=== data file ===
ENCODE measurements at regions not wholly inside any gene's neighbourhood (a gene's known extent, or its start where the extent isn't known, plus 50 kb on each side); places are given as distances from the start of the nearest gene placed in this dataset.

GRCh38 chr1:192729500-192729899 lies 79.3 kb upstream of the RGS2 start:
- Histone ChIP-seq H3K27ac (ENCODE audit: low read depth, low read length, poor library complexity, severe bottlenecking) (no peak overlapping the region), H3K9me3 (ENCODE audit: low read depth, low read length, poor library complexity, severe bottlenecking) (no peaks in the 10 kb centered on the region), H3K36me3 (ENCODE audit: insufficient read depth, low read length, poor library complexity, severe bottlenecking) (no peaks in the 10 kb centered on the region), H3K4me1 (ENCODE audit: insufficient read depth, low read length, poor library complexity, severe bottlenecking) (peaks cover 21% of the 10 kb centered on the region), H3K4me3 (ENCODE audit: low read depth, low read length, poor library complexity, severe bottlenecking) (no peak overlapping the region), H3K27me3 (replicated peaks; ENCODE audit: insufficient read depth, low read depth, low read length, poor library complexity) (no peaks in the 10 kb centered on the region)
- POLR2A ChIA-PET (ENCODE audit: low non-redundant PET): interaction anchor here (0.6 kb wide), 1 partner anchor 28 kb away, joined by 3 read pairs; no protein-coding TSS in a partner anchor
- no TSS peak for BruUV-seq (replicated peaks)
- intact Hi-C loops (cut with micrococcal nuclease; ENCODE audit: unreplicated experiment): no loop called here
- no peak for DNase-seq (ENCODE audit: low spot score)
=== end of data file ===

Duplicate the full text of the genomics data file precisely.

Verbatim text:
ENCODE measurements at regions not wholly inside any gene's neighbourhood (a gene's known extent, or its start where the extent isn't known, plus 50 kb on each side); places are given as distances from the start of the nearest gene placed in this dataset.

GRCh38 chr1:192729500-192729899 lies 79.3 kb upstream of the RGS2 start:
- Histone ChIP-seq H3K27ac (ENCODE audit: low read depth, low read length, poor library complexity, severe bottlenecking) (no peak overlapping the region), H3K9me3 (ENCODE audit: low read depth, low read length, poor library complexity, severe bottlenecking) (no peaks in the 10 kb centered on the region), H3K36me3 (ENCODE audit: insufficient read depth, low read length, poor library complexity, severe bottlenecking) (no peaks in the 10 kb centered on the region), H3K4me1 (ENCODE audit: insufficient read depth, low read length, poor library complexity, severe bottlenecking) (peaks cover 21% of the 10 kb centered on the region), H3K4me3 (ENCODE audit: low read depth, low read length, poor library complexity, severe bottlenecking) (no peak overlapping the region), H3K27me3 (replicated peaks; ENCODE audit: insufficient read depth, low read depth, low read length, poor library complexity) (no peaks in the 10 kb centered on the region)
- POLR2A ChIA-PET (ENCODE audit: low non-redundant PET): interaction anchor here (0.6 kb wide), 1 partner anchor 28 kb away, joined by 3 read pairs; no protein-coding TSS in a partner anchor
- no TSS peak for BruUV-seq (replicated peaks)
- intact Hi-C loops (cut with micrococcal nuclease; ENCODE audit: unreplicated experiment): no loop called here
- no peak for DNase-seq (ENCODE audit: low spot score)